Supply Chain Investment Growth in Technologies That Empower Human Workforce

The 11th edition of the MHI Annual Industry Report found increased investment in human-centric, collaborative technologies that empower workers to be more productive and make better decisions.

focus on technology in supply chains

Artificial intelligence (AI), robotics and automation have dominated the supply chain technology adoption conversation over the past year. Recognition of their ability to enhance resilience amid unpredictability and improve environmental responsibility has contributed to companies’ increased investment in these innovative solutions. Now, supply chain organizations are focusing on leveraging these technologies in a human-centric, collaborative way that empowers workers to be more productive and make better decisions.

This was the overarching trend uncovered in the 2024 MHI Annual Industry Report, “The Collaborative Supply Chain: Tech-Driven and Human-Centric,” released March 13 during a MODEX keynote panel session. Sponsored by Siemens, MHI again produced the industry report in collaboration with Deloitte. All of MHI’s Annual Industry Reports, including the newest edition, are free to download at

“The focus on technology in supply chains is clear and undeniable,” said John Paxton, CEO of MHI. “The companies who deploy these technologies most successfully, however, are the ones that recognize supply chains are run by people. They prioritize this human-centricity, which is key.”

Top Supply Chain Leaders Share Biggest Challenges, Investment Plans

The findings of the 2024 MHI Annual Industry Report come from a survey of more than 1,700 manufacturing and supply chain leaders. They represent companies both large and small, with 75% reporting annual sales in excess of $50 million, and 17% of $1 billion or more. Executive-level titles of CEO, vice president, general manager, department head, manager or engineer are held by 81% of respondents.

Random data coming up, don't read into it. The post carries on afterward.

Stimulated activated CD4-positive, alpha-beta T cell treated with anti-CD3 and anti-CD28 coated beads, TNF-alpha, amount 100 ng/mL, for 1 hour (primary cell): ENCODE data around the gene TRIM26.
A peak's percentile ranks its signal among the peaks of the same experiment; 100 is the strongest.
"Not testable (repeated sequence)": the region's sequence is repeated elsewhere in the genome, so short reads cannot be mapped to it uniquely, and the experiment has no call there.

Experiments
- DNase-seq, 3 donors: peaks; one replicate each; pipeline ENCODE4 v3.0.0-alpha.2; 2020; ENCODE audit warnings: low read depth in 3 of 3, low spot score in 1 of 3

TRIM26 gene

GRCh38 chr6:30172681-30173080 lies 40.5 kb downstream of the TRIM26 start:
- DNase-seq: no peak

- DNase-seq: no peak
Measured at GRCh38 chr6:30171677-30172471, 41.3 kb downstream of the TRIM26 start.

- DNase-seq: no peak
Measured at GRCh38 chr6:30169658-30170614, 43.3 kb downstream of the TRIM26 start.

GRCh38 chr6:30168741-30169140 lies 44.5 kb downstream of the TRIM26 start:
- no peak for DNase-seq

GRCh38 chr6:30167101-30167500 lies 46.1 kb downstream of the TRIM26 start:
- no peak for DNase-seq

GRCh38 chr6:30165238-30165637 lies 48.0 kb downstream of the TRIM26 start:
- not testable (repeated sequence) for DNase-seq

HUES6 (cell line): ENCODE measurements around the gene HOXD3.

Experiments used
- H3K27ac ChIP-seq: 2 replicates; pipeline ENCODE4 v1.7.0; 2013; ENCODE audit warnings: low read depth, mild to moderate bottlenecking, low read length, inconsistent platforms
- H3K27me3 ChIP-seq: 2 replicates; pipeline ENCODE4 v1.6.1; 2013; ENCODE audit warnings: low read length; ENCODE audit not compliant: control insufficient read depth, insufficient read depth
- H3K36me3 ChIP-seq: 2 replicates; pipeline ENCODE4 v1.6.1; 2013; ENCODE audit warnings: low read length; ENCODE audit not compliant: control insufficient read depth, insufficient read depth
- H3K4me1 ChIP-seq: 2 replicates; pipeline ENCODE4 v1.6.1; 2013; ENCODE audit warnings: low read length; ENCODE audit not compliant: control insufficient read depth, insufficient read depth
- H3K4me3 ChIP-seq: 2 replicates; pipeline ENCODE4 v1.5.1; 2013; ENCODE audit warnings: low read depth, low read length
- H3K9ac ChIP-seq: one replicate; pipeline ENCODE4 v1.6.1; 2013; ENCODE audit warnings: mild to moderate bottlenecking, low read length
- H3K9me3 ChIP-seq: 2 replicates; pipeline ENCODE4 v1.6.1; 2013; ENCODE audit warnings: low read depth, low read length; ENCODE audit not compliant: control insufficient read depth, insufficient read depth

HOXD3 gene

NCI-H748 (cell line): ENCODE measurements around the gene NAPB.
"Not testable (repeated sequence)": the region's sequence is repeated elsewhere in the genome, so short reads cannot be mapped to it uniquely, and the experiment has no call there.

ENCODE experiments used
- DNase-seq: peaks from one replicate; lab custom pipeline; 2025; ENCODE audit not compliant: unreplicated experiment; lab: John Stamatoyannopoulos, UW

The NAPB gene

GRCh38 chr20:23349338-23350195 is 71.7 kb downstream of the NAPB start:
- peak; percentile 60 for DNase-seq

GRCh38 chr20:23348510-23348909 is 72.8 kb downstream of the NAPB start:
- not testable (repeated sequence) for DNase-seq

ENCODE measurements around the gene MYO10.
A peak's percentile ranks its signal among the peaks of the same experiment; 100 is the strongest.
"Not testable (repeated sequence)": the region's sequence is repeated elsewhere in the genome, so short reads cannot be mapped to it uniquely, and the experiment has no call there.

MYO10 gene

When asked about the supply chain challenges these leaders face, price increases from inflation (53%) were at the top of the list, noted Paxton. “We believe that every organization has faced this in some form. With double-digit producer prices, increasing commodities, increasing transportation, increasing wage pressures—all of these were driving increased costs,” he said. Paxton added that this challenge didn’t appear in the top five challenges in last year’s survey.

Rising costs were followed by:

  • Talent shortage (52%)—Workforce attraction, hiring and retention issues remain a top challenge, having been first or second on the list since the report’s inception.
  • Customer demands (51%)—Meeting buyers’ expectations for ordering options, response times, shipments, customization and pricing continues to present difficulties for supply chains.
  • Insight into customer behavior (50%)—The unpredictability of consumers’ buying intentions and the factors that influence them is something supply chains are still working to better understand.
  • Supply chain disruptions and shortages (50%)—The pandemic may be over and port congestion may have eased, but economic, environmental and geopolitical unpredictability still interfere with operational planning efforts. The recent collapse of the Francis Scott Key bridge in Baltimore is another significant example of supply chain disruptions.

In terms of investment plans, 55% of supply chain leaders have increased their supply chain technology and innovation budgets. Further, 88% plan to spend more than $1 million, and 42% have allocated more than $10 million for supply chain investments.

These increases track with prior reports’ findings, said Wanda Johnson, supply chain tech fellow at Deloitte Consulting. Johnson again served as lead researcher of the report.

adoption trends predicted use“Momentum toward increased investment in digital supply chain technologies and innovations was apparent as early as 2019,” she noted. “That was the year businesses truly grasped the transformative potential of solutions like cloud computing, AI, automation and others in streamlining supply chain operations through enhanced visibility and control.”

Although investment plans dipped during the pandemic, the ensuing disruptions proved to many leaders that supply chain resilience was impossible without digital solutions.

“Since 2020 and 2021, supply chain investments have risen significantly,” Johnson continued. “This demonstrates that companies are strategically positioning themselves for success in the long run rather than reacting to nearterm challenges. Organizations recognize that digital technologies give their supply chains a competitive edge by making them more resilient to disruptions, adaptable to shifting market opportunities and able to anticipate future demands.”

Technology Adoption Insights from the 2024 Report